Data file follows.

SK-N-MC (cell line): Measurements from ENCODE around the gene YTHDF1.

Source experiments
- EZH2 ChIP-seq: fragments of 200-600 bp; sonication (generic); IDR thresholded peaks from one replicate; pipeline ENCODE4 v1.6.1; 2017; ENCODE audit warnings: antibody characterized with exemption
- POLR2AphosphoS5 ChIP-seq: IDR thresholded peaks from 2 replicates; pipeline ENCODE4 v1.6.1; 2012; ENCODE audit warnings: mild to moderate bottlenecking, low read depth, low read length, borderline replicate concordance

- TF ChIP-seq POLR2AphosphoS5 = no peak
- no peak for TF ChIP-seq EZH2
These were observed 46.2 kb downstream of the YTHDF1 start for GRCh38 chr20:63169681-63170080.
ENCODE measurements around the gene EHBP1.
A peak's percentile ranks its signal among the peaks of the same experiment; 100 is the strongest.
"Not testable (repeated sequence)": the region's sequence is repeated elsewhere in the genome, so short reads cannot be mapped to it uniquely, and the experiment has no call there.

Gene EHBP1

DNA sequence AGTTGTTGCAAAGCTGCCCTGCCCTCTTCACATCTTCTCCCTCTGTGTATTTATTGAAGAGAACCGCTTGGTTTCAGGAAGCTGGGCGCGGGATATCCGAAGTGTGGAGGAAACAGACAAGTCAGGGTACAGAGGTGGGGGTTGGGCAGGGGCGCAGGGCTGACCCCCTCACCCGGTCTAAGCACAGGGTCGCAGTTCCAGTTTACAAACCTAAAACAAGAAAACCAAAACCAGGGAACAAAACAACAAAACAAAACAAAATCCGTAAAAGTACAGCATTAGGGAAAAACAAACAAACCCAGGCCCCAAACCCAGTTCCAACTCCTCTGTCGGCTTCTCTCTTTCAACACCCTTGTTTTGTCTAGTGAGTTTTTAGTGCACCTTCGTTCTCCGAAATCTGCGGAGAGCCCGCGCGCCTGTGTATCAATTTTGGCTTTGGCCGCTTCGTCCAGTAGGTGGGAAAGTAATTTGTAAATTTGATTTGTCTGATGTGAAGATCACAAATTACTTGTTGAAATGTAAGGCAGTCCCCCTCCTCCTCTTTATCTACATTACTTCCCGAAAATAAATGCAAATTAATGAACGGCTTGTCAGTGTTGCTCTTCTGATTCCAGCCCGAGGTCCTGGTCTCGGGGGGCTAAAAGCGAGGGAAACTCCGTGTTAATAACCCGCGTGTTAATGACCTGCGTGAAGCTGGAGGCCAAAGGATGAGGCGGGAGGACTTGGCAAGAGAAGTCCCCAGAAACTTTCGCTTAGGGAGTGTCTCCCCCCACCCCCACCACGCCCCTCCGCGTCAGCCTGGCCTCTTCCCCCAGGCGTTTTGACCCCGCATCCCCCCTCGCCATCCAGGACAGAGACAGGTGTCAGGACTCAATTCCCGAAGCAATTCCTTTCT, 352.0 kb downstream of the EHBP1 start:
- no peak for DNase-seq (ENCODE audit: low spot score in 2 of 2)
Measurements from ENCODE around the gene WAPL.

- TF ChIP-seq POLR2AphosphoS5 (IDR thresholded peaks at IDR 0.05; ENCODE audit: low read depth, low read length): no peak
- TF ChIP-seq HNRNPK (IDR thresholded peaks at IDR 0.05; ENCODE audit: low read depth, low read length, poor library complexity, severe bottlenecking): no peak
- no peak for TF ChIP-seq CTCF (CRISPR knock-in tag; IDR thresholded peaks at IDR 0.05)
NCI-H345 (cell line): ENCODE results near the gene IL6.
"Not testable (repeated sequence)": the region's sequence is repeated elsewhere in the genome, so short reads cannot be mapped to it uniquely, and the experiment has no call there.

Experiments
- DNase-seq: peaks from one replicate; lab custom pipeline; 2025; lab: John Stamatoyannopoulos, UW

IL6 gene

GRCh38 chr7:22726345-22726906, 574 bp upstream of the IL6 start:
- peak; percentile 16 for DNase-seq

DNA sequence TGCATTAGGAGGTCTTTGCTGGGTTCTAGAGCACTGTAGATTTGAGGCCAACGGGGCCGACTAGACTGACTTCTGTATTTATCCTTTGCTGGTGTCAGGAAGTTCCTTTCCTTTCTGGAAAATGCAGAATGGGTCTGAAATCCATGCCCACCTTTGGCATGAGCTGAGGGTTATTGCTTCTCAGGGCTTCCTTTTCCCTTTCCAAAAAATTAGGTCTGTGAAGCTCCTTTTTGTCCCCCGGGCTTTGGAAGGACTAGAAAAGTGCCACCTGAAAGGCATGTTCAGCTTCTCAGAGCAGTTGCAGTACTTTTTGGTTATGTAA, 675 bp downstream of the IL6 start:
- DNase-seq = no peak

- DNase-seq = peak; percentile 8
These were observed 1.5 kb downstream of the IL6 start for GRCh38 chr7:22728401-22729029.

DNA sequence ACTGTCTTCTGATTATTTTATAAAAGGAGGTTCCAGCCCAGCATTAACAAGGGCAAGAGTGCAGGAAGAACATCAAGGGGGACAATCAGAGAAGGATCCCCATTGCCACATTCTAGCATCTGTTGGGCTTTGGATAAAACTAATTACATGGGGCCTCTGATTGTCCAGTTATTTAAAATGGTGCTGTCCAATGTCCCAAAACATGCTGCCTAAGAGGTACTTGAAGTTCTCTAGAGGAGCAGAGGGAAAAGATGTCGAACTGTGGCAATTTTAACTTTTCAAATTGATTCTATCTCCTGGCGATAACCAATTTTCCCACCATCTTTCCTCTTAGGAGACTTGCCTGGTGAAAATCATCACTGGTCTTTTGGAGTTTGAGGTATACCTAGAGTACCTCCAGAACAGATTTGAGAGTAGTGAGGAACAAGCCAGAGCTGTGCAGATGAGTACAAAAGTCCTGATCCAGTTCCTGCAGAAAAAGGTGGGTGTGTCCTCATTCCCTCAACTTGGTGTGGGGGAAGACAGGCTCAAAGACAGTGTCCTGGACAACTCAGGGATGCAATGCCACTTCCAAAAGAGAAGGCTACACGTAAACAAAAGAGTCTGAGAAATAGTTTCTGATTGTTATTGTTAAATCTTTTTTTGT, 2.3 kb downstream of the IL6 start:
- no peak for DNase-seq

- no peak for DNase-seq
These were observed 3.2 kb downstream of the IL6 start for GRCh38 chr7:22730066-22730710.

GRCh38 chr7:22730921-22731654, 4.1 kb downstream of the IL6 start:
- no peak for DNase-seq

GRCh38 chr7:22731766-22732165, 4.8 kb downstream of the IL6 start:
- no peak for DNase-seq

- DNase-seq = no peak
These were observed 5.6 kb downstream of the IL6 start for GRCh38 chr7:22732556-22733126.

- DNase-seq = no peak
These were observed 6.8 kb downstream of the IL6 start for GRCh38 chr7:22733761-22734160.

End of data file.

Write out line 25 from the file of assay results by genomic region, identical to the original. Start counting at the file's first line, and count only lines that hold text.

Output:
DNA sequence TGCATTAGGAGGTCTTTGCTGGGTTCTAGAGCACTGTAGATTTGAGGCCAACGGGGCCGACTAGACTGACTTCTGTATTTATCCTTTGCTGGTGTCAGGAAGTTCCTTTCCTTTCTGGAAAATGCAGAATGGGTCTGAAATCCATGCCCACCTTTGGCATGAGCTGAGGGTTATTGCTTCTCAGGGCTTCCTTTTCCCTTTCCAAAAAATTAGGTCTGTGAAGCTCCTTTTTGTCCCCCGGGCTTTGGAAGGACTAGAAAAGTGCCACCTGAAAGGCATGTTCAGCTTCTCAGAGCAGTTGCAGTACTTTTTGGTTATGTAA, 675 bp downstream of the IL6 start: